O may the secret buried here
Rest undisturbed for many a year;
For while it lies beneath this stone,
The world shall hear its clarion tone.
Wagner then took up the hammer and said, “Bless you, my stone, long may you stand and firm may you hold!”1
This is a very important major work for band by Wagner, one performed a number of times during his lifetime. In my view the lack of popularity with conductor’s today lies in their lack of understanding two performance characteristics. First, the beginning section is slow and not in march style, but is rather moderato, lyrical and very expressive in the Romantic tradition. Wagner apparently did not think it was necessary to mark the beginning slower because there was a very long tradition, going back to the beginning of the sixteenth century in France, of large-scale wind ensemble compositions that began with a slow section followed by an allegro.
The following march style, for this work, is one of Maestoso character. While conducted in alla-breve it should not be so fast as to obscure this quality.
I used to own two original first editions of piano arrangements of this work, one by Hans von Bulow and one by Wagner himself which he arranged the year following its composition. The Wagner arrangement is especially interesting as it reflects how the composer himself might have played the composition on the piano. These versions have some effective improvements compared to the original band version and I have incorporated these into my modern edition for band.
Elsa’s Procession to the Cathedral, Lohengrin, act II, scene 4
This music in the opera is virtually a band composition as it stands with only one thirty-two measure doubling of the melody in the first violin preventing it from being exclusively for wind band. Eventually two male choirs join in. Because this work is so wind-oriented, Wagner personally recommended that this passage would make a good band transcription. In a letter to Friedrich Wilhelm Graf von Redern, dated Dresden, June 26, 1846, Wagner wrote,
While I doubt that there are many pieces in my opera that are suitable for production as military music, I permit myself to draw your attention, however, particularly to one number which has gone exceedingly well on parades here in Dresden; I refer to the first section of the fourth scene of the second Act; it is in the style of a March with chorus … that lends itself well to treatment as an effective piece for military band.”
Wagner’s use of the term “military music” simply reflects the large band with woodwinds and brass, as opposed to a brass band and did not suggest a military style. Quite the contrary, we are fortunate to have a letter in which Wagner specifically speaks of the style he had in mind.
You think that my stage arrangement is inadequate to represent Elsa’s bridal procession in the second act in conformity with the length of the music (as well as with the artistic effect I intended), and you suggest a courtly ceremony — as prelude to the actual bridal procession — with which I cannot agree at all. That is much too much ceremonial for the noble, naive simplicity of that time.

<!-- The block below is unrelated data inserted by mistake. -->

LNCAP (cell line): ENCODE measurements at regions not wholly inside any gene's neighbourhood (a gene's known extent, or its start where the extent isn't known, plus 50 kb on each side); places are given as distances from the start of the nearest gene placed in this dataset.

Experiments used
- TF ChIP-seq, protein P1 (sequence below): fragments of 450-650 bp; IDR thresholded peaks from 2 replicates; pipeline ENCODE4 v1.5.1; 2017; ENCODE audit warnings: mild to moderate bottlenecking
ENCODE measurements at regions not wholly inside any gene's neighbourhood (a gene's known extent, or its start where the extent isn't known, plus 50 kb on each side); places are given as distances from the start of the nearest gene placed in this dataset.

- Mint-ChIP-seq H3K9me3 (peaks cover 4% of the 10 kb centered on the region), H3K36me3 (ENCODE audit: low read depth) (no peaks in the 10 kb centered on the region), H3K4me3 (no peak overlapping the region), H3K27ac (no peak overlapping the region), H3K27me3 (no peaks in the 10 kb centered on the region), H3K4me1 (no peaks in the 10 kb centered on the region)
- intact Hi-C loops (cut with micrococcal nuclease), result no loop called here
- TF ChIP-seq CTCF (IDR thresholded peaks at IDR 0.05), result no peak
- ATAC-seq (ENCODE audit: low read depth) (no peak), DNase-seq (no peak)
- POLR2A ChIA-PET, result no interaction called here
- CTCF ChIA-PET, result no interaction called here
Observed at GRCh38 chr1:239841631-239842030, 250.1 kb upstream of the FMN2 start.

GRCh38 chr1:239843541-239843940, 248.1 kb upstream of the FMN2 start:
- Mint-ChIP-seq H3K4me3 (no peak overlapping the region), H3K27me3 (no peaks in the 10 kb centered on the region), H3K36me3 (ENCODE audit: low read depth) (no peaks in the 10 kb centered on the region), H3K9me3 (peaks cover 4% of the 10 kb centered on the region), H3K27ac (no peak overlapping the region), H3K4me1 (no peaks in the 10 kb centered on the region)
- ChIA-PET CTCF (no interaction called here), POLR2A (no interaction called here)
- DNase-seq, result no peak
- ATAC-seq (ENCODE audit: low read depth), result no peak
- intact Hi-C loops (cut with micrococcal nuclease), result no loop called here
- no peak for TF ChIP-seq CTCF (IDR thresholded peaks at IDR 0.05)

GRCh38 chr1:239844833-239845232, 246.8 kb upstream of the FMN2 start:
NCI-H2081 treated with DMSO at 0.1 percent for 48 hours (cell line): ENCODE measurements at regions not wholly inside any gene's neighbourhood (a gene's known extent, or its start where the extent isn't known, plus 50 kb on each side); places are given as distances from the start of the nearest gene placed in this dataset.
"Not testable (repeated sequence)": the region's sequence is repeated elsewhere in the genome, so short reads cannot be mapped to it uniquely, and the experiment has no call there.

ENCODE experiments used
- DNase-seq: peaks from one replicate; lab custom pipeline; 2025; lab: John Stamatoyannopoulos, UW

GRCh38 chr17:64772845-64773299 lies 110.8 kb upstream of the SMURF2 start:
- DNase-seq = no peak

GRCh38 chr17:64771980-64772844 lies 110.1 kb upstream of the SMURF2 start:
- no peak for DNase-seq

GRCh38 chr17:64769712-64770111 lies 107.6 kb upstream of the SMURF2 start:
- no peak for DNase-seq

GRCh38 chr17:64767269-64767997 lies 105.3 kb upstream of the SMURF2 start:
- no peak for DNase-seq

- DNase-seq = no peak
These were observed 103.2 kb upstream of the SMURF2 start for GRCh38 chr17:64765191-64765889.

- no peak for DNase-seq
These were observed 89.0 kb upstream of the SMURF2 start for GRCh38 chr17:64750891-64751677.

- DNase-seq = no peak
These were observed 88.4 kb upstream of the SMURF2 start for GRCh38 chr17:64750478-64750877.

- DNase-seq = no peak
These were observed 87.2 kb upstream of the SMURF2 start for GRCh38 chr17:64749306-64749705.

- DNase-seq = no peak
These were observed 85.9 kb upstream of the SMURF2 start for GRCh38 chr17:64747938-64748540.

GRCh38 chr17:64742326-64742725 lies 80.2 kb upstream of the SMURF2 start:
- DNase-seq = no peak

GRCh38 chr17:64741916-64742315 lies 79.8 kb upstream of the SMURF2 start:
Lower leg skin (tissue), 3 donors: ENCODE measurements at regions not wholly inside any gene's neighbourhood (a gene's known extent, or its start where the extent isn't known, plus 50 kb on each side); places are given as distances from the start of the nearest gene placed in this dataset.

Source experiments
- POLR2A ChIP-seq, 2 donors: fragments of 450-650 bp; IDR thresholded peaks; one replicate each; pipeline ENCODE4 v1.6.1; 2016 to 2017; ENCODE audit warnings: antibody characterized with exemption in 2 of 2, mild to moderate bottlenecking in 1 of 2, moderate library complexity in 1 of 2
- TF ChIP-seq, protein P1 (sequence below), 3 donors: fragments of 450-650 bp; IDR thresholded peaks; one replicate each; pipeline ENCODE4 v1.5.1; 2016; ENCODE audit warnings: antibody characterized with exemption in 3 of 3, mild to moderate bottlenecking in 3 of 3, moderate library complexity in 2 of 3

The particular atmosphere which my “Lohengrin” should produce is that here we see before us an ancient German kingdom in its finest, most ideal aspect. Here no one does anything out of mere routine and court custom, but in every encounter the participants take a direct and genuinely personal part; here there is no despotic pomp which has its “bodyguards” (oh! oh!) and orders the “people pushed back” to form a “lane” for the high nobility … I beg of you, for God’s sake, take out that awful stuff with the masters of ceremonies, marshals, bodyguards, etc.: they must have no further place here. Let my “Lohengrin” be beautiful, but not ostentatious.
Elsa must — on the high ground before the palace — actually come to a stop. She is moved and affected, as if overcome by bliss. Only after 8 measures does she once more proceed very slowly toward the cathedral, sometimes, pausing, cordially and naively acknowledging greetings. Not only does it take shape this way, but it actually becomes what I intended it to be; namely, no march-like procession, but the infinitely significant advance of Elsa to the altar.John N. Burk, “Letters of Richard Wagner” (New York: Vienna House, 1972), 333ff
My modern edition of this beautiful music includes some important changes when compared to the old edition which American bands used for so many years. First of all, the old edition left out some of the music, one of the two male choirs, which I cannot explain unless the former arranger was working perhaps from a condensed piano-vocal score. Then, since this music in the opera connects with the stage action this processional for band lacks a final cadence. The older edition created a cadence but unfortunately, for aesthetic reasons, it was one bar too short. I also wrote out the unusual turn which Wagner preferred and which I always found wasted much rehearsal time when it appeared only as a symbol.
Transcriptions from Wagner’s “Ring’